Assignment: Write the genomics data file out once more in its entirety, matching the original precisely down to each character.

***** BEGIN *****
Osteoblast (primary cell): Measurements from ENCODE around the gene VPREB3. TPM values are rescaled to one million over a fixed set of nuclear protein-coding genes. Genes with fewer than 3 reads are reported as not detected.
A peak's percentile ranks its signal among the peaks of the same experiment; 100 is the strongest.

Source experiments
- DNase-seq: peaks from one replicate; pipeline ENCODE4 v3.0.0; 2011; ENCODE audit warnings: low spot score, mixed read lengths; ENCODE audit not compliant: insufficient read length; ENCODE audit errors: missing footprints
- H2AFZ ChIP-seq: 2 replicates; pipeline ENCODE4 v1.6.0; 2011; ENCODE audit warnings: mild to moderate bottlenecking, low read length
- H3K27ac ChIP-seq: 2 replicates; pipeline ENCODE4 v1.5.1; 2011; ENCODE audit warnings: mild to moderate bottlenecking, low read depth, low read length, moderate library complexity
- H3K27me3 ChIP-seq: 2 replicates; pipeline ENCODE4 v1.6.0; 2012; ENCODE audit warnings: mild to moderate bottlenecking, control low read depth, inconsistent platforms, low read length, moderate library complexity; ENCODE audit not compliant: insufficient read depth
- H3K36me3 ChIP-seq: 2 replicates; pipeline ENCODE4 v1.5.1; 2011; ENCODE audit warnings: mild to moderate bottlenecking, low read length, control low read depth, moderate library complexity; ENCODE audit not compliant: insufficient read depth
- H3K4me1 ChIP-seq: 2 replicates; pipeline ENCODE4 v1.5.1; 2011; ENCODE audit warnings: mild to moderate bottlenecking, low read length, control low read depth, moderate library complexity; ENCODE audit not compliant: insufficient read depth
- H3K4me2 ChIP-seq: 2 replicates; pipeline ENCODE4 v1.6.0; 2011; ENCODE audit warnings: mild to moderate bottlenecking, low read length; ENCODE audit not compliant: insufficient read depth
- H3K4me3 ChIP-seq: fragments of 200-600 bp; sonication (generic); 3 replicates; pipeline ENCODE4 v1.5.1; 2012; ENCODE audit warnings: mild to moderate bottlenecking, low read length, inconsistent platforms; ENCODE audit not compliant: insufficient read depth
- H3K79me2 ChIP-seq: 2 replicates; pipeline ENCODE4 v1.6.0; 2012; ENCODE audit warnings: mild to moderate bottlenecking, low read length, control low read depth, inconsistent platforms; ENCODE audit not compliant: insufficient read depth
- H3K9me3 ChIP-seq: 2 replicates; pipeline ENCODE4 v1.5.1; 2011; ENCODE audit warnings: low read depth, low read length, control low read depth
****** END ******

Osteoblast (primary cell): Measurements from ENCODE around the gene VPREB3. TPM values are rescaled to one million over a fixed set of nuclear protein-coding genes. Genes with fewer than 3 reads are reported as not detected.
A peak's percentile ranks its signal among the peaks of the same experiment; 100 is the strongest.

Source experiments
- DNase-seq: peaks from one replicate; pipeline ENCODE4 v3.0.0; 2011; ENCODE audit warnings: low spot score, mixed read lengths; ENCODE audit not compliant: insufficient read length; ENCODE audit errors: missing footprints
- H2AFZ ChIP-seq: 2 replicates; pipeline ENCODE4 v1.6.0; 2011; ENCODE audit warnings: mild to moderate bottlenecking, low read length
- H3K27ac ChIP-seq: 2 replicates; pipeline ENCODE4 v1.5.1; 2011; ENCODE audit warnings: mild to moderate bottlenecking, low read depth, low read length, moderate library complexity
- H3K27me3 ChIP-seq: 2 replicates; pipeline ENCODE4 v1.6.0; 2012; ENCODE audit warnings: mild to moderate bottlenecking, control low read depth, inconsistent platforms, low read length, moderate library complexity; ENCODE audit not compliant: insufficient read depth
- H3K36me3 ChIP-seq: 2 replicates; pipeline ENCODE4 v1.5.1; 2011; ENCODE audit warnings: mild to moderate bottlenecking, low read length, control low read depth, moderate library complexity; ENCODE audit not compliant: insufficient read depth
- H3K4me1 ChIP-seq: 2 replicates; pipeline ENCODE4 v1.5.1; 2011; ENCODE audit warnings: mild to moderate bottlenecking, low read length, control low read depth, moderate library complexity; ENCODE audit not compliant: insufficient read depth
- H3K4me2 ChIP-seq: 2 replicates; pipeline ENCODE4 v1.6.0; 2011; ENCODE audit warnings: mild to moderate bottlenecking, low read length; ENCODE audit not compliant: insufficient read depth
- H3K4me3 ChIP-seq: fragments of 200-600 bp; sonication (generic); 3 replicates; pipeline ENCODE4 v1.5.1; 2012; ENCODE audit warnings: mild to moderate bottlenecking, low read length, inconsistent platforms; ENCODE audit not compliant: insufficient read depth
- H3K79me2 ChIP-seq: 2 replicates; pipeline ENCODE4 v1.6.0; 2012; ENCODE audit warnings: mild to moderate bottlenecking, low read length, control low read depth, inconsistent platforms; ENCODE audit not compliant: insufficient read depth
- H3K9me3 ChIP-seq: 2 replicates; pipeline ENCODE4 v1.5.1; 2011; ENCODE audit warnings: low read depth, low read length, control low read depth